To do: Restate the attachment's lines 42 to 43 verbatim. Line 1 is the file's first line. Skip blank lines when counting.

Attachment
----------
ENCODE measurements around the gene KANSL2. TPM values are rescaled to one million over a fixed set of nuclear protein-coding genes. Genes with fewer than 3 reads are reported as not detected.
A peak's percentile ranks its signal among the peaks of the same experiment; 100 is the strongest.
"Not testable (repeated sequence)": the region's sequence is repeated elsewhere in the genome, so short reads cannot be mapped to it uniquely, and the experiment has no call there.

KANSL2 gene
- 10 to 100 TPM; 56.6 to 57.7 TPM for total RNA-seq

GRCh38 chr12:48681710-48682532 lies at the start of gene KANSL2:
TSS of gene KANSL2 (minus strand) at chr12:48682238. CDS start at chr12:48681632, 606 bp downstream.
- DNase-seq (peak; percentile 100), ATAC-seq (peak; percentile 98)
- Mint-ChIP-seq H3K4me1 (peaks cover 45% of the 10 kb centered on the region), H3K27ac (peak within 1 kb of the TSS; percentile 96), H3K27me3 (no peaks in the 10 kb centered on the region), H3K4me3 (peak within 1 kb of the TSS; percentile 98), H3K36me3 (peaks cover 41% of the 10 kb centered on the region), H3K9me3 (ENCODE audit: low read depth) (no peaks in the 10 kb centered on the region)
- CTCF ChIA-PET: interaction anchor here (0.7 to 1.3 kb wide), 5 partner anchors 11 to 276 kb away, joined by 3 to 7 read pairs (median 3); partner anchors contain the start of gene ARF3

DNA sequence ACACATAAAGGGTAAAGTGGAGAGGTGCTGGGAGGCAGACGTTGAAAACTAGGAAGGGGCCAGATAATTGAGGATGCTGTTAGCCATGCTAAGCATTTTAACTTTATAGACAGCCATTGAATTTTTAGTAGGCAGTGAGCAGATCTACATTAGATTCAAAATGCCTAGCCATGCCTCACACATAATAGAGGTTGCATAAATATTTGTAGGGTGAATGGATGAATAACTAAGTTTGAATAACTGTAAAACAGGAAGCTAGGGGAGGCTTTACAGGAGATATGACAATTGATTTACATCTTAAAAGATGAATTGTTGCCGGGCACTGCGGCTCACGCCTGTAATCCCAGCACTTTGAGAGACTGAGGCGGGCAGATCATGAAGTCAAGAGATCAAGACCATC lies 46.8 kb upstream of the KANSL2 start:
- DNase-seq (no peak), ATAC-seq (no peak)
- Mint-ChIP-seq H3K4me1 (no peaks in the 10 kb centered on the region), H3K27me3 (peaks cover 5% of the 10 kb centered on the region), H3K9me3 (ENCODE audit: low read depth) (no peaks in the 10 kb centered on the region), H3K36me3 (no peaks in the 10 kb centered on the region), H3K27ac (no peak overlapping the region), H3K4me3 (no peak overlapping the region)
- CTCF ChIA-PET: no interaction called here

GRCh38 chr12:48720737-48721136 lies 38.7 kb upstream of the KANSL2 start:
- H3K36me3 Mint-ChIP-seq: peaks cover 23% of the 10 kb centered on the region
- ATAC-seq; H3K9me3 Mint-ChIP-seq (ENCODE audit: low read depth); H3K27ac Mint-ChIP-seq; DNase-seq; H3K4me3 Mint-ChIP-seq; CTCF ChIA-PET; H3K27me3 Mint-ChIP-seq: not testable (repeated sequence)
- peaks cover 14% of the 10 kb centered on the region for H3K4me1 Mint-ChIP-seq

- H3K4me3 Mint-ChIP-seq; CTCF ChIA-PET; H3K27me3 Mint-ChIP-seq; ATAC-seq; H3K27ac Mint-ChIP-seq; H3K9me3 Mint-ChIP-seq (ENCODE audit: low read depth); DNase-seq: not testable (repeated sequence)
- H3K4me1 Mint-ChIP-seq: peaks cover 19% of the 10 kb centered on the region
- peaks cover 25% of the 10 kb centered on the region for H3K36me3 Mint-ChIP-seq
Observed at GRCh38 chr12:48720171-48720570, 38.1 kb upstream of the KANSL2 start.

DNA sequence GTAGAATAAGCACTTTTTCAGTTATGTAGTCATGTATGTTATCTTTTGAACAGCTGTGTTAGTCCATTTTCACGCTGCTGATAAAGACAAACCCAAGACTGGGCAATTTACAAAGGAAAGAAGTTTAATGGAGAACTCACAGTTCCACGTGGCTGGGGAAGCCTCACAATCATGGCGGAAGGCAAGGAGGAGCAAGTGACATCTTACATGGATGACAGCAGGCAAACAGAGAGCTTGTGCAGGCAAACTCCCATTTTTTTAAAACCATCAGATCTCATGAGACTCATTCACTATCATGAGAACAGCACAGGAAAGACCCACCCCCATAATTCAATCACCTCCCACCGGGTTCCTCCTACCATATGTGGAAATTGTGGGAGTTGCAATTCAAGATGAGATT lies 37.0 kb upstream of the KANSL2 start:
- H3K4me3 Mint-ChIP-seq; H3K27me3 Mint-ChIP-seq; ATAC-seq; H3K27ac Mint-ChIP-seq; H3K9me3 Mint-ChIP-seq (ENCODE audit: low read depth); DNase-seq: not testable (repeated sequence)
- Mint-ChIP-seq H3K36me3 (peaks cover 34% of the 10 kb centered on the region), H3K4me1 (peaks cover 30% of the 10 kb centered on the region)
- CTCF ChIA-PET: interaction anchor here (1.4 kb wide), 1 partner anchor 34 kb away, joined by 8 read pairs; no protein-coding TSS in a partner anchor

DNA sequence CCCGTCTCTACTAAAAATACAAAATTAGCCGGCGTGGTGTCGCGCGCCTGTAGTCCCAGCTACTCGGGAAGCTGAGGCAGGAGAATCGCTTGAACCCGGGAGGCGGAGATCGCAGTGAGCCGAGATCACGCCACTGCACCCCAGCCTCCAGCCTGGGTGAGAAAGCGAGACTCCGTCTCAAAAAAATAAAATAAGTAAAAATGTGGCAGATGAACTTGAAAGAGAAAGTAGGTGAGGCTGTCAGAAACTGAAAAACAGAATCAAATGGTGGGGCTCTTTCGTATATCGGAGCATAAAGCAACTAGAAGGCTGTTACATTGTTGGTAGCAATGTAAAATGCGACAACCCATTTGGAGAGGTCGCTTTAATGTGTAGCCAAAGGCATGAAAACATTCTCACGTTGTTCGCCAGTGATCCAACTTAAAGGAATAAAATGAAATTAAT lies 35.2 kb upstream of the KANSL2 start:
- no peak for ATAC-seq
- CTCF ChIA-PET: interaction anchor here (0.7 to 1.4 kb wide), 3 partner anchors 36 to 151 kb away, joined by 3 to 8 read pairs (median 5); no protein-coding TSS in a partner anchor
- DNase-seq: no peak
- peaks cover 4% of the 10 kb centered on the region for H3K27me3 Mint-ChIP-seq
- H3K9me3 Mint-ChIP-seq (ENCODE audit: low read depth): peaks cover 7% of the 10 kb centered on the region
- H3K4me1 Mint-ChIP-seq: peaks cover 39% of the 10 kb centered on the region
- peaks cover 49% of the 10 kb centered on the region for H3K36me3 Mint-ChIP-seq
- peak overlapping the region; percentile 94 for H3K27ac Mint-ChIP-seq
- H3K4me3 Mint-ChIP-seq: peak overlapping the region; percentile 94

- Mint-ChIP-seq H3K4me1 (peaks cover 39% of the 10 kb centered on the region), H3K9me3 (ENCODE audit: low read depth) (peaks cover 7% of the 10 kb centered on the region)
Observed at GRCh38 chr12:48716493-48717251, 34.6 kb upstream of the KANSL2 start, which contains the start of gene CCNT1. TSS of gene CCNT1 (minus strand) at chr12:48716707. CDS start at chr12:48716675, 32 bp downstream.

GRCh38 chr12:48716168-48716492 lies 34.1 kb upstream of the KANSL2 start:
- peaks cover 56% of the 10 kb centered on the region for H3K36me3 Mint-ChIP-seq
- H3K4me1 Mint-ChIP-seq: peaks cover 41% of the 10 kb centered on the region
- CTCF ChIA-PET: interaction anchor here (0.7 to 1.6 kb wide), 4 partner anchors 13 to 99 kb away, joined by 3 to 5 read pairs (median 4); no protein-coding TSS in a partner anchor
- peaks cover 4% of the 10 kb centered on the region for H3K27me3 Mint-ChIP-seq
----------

- CTCF ChIA-PET: interaction anchor here (0.7 to 1.6 kb wide), 4 partner anchors 13 to 99 kb away, joined by 3 to 5 read pairs (median 4); no protein-coding TSS in a partner anchor
- peaks cover 4% of the 10 kb centered on the region for H3K27me3 Mint-ChIP-seq